By Renaud Anjoran
I wrote before about the way certain consultants are routinely hired by manufacturers to “make paperwork look good”. It is the norm in China.
However, some factory owners really want to manage their business in accordance with best practices. They are not looking for shortcuts. They understand that ISO 9001 is not very advanced but it is already a basis good basis — if applied correctly — on the road to operations excellence.
So, how can consultants help a relatively small factory certified, with the objectives of doing it right and in a short time (3.5 months is usually doable)? I listed the main steps below.
Confirming top management’s motivation
Is the boss, and the other key people in the company, motivated to do what it takes, over the long run? Do they understand the benefits of a strong quality management system?
Or are they just looking for a nice paper certificate that will reassure customers? In that case, they won’t do all the hard work…
Setting up a consulting team
- A champion — will manage the engagement, review all progress, and report to the client weekly.
- A project manager — will manage the schedule, the drafting work, etc.
- One or two consultants who are will support the project.
All are ISO 9001 certified auditors and are aware of the changes in the 2015 version of the standard.
Choice of the registrar
Usually a multinational and famous company is preferable. The price depends on the number of man-days, which itself varies mainly in function of the number of staff in the factory.
First pre-audit and gap analysis
This is the first step. Is is necessary to estimate how many days of work will be necessary to help get the factory ready for certification.
Consultants need the organization chart and, if possible, a brief description of the roles & responsibilities of each person on that chart.
(We like to say “pre-audit” because the organization needs to understand we are on their side and they should tell us the truth… people in Chinese factories react in a special manner when they hear “audit”.)
Drafting of the quality manual and a few forms
A manual is no longer required in the 2015 version of ISO 9001. And yet, registrars still like to see one. It needs to be drafted.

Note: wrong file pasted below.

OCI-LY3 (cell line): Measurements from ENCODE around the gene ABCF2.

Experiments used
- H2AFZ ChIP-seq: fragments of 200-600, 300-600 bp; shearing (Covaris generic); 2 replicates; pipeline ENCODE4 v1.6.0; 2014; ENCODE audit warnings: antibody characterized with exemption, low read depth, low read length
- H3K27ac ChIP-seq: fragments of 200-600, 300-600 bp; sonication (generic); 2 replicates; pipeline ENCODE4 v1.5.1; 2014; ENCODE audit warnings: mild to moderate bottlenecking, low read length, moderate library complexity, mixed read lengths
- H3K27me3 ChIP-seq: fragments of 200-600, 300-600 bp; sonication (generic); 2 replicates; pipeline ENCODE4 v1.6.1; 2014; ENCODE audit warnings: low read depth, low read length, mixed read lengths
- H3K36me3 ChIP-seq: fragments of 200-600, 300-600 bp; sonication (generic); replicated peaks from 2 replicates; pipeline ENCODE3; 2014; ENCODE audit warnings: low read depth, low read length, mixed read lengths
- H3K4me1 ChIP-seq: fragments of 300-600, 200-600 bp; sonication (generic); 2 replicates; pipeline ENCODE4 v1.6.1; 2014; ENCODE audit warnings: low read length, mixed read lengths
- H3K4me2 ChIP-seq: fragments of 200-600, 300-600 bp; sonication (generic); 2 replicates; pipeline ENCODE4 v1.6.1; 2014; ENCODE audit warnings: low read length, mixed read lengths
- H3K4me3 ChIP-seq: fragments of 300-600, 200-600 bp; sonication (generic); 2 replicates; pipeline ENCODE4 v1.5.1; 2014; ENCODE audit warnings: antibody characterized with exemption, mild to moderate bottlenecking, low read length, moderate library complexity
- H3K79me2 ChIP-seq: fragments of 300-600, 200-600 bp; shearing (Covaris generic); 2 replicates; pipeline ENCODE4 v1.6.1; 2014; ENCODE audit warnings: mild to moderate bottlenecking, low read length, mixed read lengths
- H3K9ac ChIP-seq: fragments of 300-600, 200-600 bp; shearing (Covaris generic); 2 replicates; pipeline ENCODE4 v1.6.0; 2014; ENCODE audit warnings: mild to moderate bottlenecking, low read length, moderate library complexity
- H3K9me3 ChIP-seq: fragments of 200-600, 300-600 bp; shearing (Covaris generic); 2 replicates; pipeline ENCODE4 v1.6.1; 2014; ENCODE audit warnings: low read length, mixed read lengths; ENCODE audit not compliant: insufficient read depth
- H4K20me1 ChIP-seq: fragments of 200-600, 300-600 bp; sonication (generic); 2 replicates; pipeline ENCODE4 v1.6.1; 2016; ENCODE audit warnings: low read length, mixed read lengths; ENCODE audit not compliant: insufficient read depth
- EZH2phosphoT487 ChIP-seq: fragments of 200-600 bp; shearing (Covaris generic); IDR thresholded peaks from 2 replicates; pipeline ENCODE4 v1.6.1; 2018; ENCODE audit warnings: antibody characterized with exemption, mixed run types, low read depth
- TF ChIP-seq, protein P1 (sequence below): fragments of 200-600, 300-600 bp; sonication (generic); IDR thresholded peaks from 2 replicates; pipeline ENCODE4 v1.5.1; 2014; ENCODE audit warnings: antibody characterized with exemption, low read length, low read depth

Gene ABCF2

The factory might already fill out a few forms, but chances are some other forms are missing — they will need to be put in place, too.
After that, a first training is given to the staff so they can start using the forms properly.
First and second level procedures
The high-level procedures about who does what (and in what steps) when need to be confirmed or prepared.
After that, the second level procedures (often called ‘work instructions’ or ‘WI’) are necessary, especially when the “how” is not obvious (for example, no need to write a WI about the way to drive a truck).
At the same time, the consultant team needs to ensure the procedures make sense, and don’t make operations more complicated than they need to be.
Training of a coordinator at the factory
It is good to pick a coordinator at the factory who will do a lot of the ground work. That person can then keep maintaining the quality system over time.
That coordinator can draft some second’- and third- level documents, maintain the records, explain the requirements on a daily basis, push people…
A second pre-audit is done, to confirm improvement. This time there should be more records and more procedures to follow.
An important question is, ‘do people understand the requirements, and do they follow the requirements?”
Training of an internal auditor at the factory
It is good to send someone from the factory to follow a ‘ISO 9001 internal auditor” training. It typically lasts for 3 days.
Review of documentation
How good are the top-level procedures, work instructions, and forms? What needs to be done next?
First internal audit at the factory
The internal auditor should be able to perform a first internal audit (together with a consultant).
The internal auditor will generate a report, and follow-up actions will be listed.
First management review at the factory
Now that there is an internal audit, a management review can be done (with a consultant).
Submission of documents to registrar
Once a registrar is chosen and the top-level documentation is ready, the application is filed and paid for, and they review it and give feedback on what to improve.
Follow-up actions can usually be carried out quickly.
Let processes gain a bit of maturity
The factory should operate under the new quality management system for about 4 weeks.
During that time, one pre-audit a week can be performed, to confirm all is good.
Official audit by the registrar at the factory
Auditor(s) are sent to the factory and evaluate whether the quality management system is effective and is compliant with ISO 9001:2015.
There are often follow-up actions to implement quickly (without threatening the certification status).
It’s done. The factory is certified. The work is only starting…
Keeping the system alive
Hopefully someone at the factory will keep improving the quality system, as well as the production and supply chain processes.
Having a big customer constantly pushing for that and running their own audits is a good motivating force…
So here you go, this is the way we do it. Ideally we would work first on improving processes and layouts, reduce waste, and streamlining what is excessively convoluted, and finally implement ISO 9001 to keep it all in place. But that’s a totally different type of engagement.
Do you know of another approach that works well?
Renaud Anjoran has been managing his quality assurance agency (Sofeast Ltd) since 2006. In addition, a passion for improving the way people work has pushed him to launch a consultancy to improve factories and a web application to manage the purchasing process. He writes advice for importers on qualityinspection.org.